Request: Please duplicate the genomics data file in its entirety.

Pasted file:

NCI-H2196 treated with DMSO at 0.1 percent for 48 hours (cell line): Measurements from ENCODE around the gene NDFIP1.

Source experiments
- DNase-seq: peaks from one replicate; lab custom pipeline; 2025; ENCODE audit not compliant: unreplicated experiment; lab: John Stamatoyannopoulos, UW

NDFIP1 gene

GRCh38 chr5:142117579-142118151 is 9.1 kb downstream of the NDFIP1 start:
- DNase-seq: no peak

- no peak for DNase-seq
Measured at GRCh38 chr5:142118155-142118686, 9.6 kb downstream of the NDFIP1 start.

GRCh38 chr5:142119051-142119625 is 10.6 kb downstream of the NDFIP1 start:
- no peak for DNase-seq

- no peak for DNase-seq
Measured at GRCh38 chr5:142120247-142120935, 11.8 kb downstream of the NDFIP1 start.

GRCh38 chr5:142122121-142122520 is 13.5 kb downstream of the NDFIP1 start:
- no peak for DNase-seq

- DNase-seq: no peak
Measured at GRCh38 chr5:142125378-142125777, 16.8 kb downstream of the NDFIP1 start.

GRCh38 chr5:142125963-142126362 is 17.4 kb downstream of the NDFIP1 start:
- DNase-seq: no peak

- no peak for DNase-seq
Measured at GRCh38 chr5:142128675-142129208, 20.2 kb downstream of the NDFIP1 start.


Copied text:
NCI-H2196 treated with DMSO at 0.1 percent for 48 hours (cell line): Measurements from ENCODE around the gene NDFIP1.

Source experiments
- DNase-seq: peaks from one replicate; lab custom pipeline; 2025; ENCODE audit not compliant: unreplicated experiment; lab: John Stamatoyannopoulos, UW

NDFIP1 gene

GRCh38 chr5:142117579-142118151 is 9.1 kb downstream of the NDFIP1 start:
- DNase-seq: no peak

- no peak for DNase-seq
Measured at GRCh38 chr5:142118155-142118686, 9.6 kb downstream of the NDFIP1 start.

GRCh38 chr5:142119051-142119625 is 10.6 kb downstream of the NDFIP1 start:
- no peak for DNase-seq

- no peak for DNase-seq
Measured at GRCh38 chr5:142120247-142120935, 11.8 kb downstream of the NDFIP1 start.

GRCh38 chr5:142122121-142122520 is 13.5 kb downstream of the NDFIP1 start:
- no peak for DNase-seq

- DNase-seq: no peak
Measured at GRCh38 chr5:142125378-142125777, 16.8 kb downstream of the NDFIP1 start.

GRCh38 chr5:142125963-142126362 is 17.4 kb downstream of the NDFIP1 start:
- DNase-seq: no peak

- no peak for DNase-seq
Measured at GRCh38 chr5:142128675-142129208, 20.2 kb downstream of the NDFIP1 start.